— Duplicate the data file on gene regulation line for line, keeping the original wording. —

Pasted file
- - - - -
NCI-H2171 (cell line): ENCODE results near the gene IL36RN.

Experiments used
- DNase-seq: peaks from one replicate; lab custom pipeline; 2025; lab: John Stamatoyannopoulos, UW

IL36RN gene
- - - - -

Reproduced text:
NCI-H2171 (cell line): ENCODE results near the gene IL36RN.

Experiments used
- DNase-seq: peaks from one replicate; lab custom pipeline; 2025; lab: John Stamatoyannopoulos, UW

IL36RN gene